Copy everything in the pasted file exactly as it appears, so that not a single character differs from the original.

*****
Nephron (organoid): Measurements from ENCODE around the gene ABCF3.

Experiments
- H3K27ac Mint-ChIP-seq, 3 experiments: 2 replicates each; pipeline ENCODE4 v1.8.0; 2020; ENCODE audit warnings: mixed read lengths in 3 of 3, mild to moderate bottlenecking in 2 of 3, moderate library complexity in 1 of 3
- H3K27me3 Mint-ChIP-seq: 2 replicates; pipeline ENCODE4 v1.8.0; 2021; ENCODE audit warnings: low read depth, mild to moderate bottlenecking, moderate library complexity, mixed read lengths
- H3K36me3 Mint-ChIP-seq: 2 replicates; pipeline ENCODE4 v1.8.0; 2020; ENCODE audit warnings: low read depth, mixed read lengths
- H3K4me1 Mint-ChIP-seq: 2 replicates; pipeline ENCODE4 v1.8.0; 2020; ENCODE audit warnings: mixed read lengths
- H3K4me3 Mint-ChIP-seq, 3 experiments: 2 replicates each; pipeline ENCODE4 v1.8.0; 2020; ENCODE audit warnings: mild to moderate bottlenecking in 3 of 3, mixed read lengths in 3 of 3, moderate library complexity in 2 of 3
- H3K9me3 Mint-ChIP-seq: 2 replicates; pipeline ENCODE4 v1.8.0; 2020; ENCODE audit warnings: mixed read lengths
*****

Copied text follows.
Nephron (organoid): Measurements from ENCODE around the gene ABCF3.

Experiments
- H3K27ac Mint-ChIP-seq, 3 experiments: 2 replicates each; pipeline ENCODE4 v1.8.0; 2020; ENCODE audit warnings: mixed read lengths in 3 of 3, mild to moderate bottlenecking in 2 of 3, moderate library complexity in 1 of 3
- H3K27me3 Mint-ChIP-seq: 2 replicates; pipeline ENCODE4 v1.8.0; 2021; ENCODE audit warnings: low read depth, mild to moderate bottlenecking, moderate library complexity, mixed read lengths
- H3K36me3 Mint-ChIP-seq: 2 replicates; pipeline ENCODE4 v1.8.0; 2020; ENCODE audit warnings: low read depth, mixed read lengths
- H3K4me1 Mint-ChIP-seq: 2 replicates; pipeline ENCODE4 v1.8.0; 2020; ENCODE audit warnings: mixed read lengths
- H3K4me3 Mint-ChIP-seq, 3 experiments: 2 replicates each; pipeline ENCODE4 v1.8.0; 2020; ENCODE audit warnings: mild to moderate bottlenecking in 3 of 3, mixed read lengths in 3 of 3, moderate library complexity in 2 of 3
- H3K9me3 Mint-ChIP-seq: 2 replicates; pipeline ENCODE4 v1.8.0; 2020; ENCODE audit warnings: mixed read lengths